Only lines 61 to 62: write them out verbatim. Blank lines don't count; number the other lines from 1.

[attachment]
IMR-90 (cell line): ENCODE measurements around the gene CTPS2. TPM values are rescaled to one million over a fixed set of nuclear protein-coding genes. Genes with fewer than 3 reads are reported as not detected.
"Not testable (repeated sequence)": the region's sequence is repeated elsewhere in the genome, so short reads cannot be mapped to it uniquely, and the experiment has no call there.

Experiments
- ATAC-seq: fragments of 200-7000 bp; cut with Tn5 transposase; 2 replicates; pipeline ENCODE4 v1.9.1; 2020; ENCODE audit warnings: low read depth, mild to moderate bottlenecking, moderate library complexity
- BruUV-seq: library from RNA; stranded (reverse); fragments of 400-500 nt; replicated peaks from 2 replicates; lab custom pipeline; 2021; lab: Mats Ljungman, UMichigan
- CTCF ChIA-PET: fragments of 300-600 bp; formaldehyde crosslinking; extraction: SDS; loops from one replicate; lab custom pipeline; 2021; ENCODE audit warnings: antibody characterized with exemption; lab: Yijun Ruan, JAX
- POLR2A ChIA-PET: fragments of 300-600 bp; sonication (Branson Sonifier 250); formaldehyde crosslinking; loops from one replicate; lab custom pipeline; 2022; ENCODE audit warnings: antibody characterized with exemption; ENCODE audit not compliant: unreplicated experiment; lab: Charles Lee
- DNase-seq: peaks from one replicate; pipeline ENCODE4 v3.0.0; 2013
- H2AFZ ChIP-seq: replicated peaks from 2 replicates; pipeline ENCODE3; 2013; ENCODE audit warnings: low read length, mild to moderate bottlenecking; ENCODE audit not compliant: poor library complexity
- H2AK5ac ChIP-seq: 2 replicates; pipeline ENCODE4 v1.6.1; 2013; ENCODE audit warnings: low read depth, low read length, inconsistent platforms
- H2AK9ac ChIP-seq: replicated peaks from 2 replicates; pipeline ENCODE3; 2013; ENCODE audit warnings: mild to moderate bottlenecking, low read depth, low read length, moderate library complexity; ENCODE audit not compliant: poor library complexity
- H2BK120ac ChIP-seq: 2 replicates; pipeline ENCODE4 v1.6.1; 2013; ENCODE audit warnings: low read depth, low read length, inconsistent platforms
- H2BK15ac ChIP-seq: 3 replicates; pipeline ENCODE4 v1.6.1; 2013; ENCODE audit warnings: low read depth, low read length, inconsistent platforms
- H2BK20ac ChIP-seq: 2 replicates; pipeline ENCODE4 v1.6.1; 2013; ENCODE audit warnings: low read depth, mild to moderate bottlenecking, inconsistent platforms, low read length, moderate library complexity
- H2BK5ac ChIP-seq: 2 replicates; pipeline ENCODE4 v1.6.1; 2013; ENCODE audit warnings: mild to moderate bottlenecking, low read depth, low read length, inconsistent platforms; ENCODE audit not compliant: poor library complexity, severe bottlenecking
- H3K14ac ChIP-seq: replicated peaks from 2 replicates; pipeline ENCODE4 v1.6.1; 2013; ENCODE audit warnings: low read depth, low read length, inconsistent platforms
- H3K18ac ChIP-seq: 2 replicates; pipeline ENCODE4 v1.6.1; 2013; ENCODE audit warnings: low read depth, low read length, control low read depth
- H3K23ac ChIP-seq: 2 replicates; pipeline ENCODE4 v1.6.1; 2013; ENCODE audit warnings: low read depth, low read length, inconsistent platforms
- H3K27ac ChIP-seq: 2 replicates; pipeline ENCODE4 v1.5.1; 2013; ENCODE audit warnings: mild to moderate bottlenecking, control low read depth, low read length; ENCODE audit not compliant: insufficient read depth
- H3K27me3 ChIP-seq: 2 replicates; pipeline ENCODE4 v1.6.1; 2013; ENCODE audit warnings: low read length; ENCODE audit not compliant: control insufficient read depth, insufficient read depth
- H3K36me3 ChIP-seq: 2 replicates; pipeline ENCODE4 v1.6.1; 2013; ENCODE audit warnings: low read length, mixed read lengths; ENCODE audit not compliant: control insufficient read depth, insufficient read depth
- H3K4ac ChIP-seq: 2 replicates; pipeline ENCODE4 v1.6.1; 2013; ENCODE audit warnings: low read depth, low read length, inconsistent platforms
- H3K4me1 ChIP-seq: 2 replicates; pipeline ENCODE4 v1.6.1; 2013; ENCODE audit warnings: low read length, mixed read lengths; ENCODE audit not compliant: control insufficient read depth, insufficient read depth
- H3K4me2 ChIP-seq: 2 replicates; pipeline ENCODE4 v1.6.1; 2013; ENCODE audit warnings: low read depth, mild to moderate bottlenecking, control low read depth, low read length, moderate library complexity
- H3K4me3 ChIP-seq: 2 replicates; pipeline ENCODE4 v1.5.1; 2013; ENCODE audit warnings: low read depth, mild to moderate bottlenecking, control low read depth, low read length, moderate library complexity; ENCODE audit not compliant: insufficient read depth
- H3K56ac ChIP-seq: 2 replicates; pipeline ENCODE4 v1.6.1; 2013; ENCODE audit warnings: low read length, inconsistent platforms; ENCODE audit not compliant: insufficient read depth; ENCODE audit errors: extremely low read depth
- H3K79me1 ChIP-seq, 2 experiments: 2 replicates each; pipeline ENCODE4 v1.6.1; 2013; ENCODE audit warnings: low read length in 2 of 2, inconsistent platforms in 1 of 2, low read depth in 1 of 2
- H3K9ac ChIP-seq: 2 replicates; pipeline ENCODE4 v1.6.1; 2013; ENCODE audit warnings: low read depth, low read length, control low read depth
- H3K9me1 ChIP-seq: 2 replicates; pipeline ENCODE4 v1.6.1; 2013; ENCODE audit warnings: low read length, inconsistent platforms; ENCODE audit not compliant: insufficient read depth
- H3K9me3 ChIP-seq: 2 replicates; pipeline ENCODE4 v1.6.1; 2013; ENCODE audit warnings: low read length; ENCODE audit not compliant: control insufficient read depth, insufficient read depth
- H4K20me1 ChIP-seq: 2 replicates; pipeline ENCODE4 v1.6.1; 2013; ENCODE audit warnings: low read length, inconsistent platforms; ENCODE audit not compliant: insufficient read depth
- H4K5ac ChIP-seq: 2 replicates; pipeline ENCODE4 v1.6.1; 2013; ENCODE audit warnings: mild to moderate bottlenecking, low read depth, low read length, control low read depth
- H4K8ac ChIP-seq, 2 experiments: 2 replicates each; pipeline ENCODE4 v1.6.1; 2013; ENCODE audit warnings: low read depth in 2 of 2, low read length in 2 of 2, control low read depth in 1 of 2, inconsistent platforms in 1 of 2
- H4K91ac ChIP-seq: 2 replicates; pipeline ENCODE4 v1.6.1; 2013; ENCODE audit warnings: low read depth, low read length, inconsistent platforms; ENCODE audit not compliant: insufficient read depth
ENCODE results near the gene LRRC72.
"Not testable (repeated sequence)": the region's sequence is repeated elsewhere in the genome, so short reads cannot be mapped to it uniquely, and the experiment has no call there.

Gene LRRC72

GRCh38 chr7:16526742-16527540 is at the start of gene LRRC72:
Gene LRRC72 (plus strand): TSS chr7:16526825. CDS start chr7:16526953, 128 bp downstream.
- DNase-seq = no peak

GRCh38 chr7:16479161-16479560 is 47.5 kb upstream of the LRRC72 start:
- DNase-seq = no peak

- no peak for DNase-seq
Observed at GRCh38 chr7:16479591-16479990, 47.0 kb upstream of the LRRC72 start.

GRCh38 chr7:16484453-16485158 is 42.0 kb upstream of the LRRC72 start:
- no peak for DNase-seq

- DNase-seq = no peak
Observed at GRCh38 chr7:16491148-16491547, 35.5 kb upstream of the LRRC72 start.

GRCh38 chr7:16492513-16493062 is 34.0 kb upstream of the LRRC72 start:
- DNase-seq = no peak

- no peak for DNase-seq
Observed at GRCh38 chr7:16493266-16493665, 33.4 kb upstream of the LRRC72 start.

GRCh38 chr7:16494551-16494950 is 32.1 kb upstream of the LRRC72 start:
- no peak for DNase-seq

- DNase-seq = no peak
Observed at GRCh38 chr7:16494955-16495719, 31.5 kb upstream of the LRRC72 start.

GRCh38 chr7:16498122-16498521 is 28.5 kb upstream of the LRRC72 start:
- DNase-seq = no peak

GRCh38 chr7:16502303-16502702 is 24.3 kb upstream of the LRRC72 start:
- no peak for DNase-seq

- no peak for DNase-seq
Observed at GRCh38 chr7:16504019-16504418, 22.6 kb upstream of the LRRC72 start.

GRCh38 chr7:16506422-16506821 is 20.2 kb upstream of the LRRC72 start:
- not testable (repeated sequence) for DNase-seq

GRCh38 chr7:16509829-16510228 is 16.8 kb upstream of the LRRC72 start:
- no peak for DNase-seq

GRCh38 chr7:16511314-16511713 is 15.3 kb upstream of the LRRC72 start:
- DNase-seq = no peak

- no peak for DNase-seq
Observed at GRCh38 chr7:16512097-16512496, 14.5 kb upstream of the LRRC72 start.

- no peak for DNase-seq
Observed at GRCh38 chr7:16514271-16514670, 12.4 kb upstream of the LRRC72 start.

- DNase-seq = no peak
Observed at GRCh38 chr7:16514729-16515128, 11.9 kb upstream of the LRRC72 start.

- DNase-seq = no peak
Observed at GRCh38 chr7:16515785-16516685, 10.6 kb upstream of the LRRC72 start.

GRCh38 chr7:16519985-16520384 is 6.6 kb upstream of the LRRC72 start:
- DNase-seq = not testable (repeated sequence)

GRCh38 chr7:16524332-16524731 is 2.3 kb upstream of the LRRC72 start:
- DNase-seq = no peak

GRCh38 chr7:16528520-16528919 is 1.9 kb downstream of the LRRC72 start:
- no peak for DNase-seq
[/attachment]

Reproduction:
- no peak for DNase-seq
Observed at GRCh38 chr7:16504019-16504418, 22.6 kb upstream of the LRRC72 start.